Asking Questions versus Telling Answers

It was a simple question, but six months later the words still formed how the young leader processed life. On a walk with my son, he related that he was still processing a question I asked him six months earlier. Note to self: Questions impact more than telling.

Sometimes I want to be the knowledge expert, the “go-to” guy to solve and fix problems rather than a guide who leads others to discover answers for themselves. During recent meetings with our Western Europe leadership, I was reminded of the value of asking questions versus telling answers.  Paul Duncan modeled this by leading us through an exercise.  One group brainstormed on the disadvantages of telling while the second group wrote down the advantages of asking.  Here are our answers below:

asking vs telling

What would you add to the lists? What are the advantages of asking?  What are more disadvantages of telling?

If you are interested in this topic, my friend Bob Tiede has a blog called Leading with Questions.

Related posts you might enjoy:

About Steve Morgan

I work in Global Leadership Development with Cru with my wife, Terry. We have been married 34 years and have 4 grown children. I have a Masters in Global Leadership together through Azusa Pacific University. I generally write about 5 “L’s: Living Well, Loving Deeply, Learning Continuously, Leading Courageously and Leaving a Legacy. I occasionally write about Laughing Loudly. Subscribe on the right side to receive an email whenever there is a new post. I invite you to leave your comments so we can dialogue on the various topics and learn from each other. If you are new to the site, you might start with looking at some of the top posts or doing a search on the right side bar for one of the 5 “L’s” that interest you. Or you can view the blog archives for topics. Photo Credit:
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4 Responses to Asking Questions versus Telling Answers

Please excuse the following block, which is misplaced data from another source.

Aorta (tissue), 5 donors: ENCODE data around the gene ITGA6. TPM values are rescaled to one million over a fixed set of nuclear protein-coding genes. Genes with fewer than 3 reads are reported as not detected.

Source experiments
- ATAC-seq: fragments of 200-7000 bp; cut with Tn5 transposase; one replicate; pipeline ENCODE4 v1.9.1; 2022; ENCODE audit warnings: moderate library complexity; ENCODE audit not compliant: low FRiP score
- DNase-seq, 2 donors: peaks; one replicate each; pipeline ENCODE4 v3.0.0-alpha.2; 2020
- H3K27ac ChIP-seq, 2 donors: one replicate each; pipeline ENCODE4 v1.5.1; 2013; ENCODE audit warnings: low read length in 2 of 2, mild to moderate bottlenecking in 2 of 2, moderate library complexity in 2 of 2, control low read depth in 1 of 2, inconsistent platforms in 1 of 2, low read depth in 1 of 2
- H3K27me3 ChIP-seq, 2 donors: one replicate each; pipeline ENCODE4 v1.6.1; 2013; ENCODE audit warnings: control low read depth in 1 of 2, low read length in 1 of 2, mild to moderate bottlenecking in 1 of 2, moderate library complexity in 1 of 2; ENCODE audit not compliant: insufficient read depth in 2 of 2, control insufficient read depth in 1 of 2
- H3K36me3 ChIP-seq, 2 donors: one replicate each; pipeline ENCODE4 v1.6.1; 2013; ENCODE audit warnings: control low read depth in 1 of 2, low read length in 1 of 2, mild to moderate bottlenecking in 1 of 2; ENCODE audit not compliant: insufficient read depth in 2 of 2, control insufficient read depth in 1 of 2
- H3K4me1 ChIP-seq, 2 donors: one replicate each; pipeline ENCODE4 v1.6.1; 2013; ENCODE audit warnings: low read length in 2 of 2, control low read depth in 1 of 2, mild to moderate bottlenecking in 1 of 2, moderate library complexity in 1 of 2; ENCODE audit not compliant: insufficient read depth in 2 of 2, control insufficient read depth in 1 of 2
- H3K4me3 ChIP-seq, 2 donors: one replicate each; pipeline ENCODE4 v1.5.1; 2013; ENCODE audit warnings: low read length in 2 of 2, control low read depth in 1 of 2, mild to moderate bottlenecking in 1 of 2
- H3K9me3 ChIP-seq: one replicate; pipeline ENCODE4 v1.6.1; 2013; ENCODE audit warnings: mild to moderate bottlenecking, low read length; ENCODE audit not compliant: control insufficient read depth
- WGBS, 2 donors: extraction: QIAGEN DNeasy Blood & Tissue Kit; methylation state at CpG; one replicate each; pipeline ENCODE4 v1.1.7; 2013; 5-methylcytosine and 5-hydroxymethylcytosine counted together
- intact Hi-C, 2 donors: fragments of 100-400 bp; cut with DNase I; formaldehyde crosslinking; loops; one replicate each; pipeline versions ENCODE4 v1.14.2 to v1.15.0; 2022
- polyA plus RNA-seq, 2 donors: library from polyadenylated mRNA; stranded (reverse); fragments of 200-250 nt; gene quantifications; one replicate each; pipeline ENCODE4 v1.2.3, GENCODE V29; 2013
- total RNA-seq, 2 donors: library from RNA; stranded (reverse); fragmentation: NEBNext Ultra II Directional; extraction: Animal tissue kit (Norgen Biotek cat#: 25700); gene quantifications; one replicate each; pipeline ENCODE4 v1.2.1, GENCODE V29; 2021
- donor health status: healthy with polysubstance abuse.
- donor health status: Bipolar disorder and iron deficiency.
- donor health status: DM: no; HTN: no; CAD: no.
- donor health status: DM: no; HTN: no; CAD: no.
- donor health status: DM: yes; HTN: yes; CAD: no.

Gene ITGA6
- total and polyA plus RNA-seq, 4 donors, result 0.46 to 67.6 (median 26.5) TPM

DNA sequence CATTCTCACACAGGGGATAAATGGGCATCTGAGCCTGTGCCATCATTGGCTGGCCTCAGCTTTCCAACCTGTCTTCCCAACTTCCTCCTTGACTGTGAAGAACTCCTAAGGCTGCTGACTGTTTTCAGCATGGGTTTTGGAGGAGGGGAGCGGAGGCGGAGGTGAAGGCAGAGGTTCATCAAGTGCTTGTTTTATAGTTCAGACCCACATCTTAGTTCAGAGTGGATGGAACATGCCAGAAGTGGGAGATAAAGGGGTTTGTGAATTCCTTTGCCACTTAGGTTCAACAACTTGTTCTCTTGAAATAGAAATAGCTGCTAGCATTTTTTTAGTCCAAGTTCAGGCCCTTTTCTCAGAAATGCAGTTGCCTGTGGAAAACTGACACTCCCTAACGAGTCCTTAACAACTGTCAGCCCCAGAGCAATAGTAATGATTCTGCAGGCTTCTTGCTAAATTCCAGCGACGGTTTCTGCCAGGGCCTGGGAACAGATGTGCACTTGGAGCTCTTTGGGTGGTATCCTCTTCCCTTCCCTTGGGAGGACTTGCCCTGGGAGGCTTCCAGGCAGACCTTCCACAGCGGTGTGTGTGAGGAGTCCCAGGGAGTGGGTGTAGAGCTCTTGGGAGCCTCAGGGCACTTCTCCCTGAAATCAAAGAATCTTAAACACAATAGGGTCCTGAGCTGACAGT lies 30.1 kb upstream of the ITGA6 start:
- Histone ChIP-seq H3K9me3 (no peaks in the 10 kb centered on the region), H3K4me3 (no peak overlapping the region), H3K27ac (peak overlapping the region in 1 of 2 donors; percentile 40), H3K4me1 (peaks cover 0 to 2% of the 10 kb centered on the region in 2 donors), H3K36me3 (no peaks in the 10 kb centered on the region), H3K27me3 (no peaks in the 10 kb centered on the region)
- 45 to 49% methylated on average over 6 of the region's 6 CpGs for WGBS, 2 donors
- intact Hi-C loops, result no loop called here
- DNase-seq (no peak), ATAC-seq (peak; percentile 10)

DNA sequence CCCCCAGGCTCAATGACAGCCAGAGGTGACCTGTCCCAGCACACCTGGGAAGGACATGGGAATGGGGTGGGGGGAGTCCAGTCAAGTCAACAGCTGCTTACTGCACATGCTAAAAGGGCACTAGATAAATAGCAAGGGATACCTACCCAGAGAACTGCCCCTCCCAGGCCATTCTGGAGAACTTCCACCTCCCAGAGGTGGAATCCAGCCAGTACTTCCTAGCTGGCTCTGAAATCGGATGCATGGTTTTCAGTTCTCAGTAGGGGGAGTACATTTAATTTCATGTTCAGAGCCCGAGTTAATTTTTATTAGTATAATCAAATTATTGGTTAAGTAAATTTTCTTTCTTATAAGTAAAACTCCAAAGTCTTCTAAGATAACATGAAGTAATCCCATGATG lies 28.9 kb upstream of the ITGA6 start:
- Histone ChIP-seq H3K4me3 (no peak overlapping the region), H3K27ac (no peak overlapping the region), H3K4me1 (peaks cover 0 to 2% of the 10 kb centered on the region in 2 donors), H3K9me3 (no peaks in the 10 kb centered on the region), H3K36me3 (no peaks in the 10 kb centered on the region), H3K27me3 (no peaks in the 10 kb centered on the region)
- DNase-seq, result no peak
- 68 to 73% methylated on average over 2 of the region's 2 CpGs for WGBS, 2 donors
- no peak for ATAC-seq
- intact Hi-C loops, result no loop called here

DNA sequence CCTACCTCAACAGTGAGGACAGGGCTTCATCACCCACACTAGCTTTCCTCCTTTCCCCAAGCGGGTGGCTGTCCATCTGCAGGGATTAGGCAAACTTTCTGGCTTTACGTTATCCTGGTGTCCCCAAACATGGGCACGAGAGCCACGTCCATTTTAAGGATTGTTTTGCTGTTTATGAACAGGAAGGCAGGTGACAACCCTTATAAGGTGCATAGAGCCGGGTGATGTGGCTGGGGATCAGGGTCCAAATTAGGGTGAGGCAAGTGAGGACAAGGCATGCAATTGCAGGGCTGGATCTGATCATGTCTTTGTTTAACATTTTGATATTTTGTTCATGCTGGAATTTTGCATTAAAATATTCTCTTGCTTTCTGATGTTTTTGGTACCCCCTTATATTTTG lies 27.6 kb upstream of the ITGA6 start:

1. Tom Bolton says:

    Reblogged this on Hopeful and commented:
    Great observations by Mr. Morgan. I keep reminding myself to ask more and tell less.

  2. Esme Carl says:

    In my job as a school guidance counsellor I use asking questions a lot. I suppose it becomes second nature to also address issues that arise in marriage from that perspective in an attempt to resolve them and also to not jump to conclusions, giving the other person the opportunity to share his heart, thoughts, opinions, etcetera, which I believe leads to understanding and intimacy. The problem is that questions are met with much resistance and outright defiance. Even everyday, typical questions (sometimes to clarify understanding, showing interest in his day and doings, finding out about arrangements made…..) expected to be found in marriage are met with the same reaction, and I end up being accused of probing, digging, counselling, and being controlling, and that I am the Spanish Inquisition. I cannot communicate in statements, nor do I think I should be expected to, but asking questions is a big no-no. The result is a huge communication problem where most of the time I just agree for the sake of keeping the peace, and no issues ever get resolved.

    • Steve Morgan says:

      Thanks so much for reading and for your courage to be vulnerable. As a guidance counselor, you do know the value of questions. I don’t have a whole lot of context for what you are experiencing with asking questions in your marriage, so I am hesitant to provide answers based on my own experience. If you would, permit me to ask a few questions for your own self reflection:
      How do you do at listening with empathy? (Asking questions is a small part of the solution. People have said that God gave us one mouth and two ears, so we should listen twice as much as speak.)
      What is your heart motive in asking questions? (I learned the skill of asking questions in coaching some time ago, but in my heart, I always figured that I could fix the problem or person better than they could themselves. So my questions were aimed at figuring out how to fix. I learned that the responsibility to fix and discover is the other person, not me and that freed me up to listen better.)
      Could this area your are experiencing conflict be a symptom of another or bigger issue?
      Do you need a plan to grow in an area? (When I get stuck I remember what a friend advised me-don’t hold grudges, do things that create warmth in the relationship, and work on yourself.)
      Who can help you? (friends, counselor,etc).
      How could you use this opportunity to depend more on God and rely on His power to change you?

      Thanks again for sharing. I hope these questions spark some thoughts and help you discover a way forward for the new year. Don’t lose hope.

  3. Pingback: Now That’s a Great Question – Free Book! | Leader Impact

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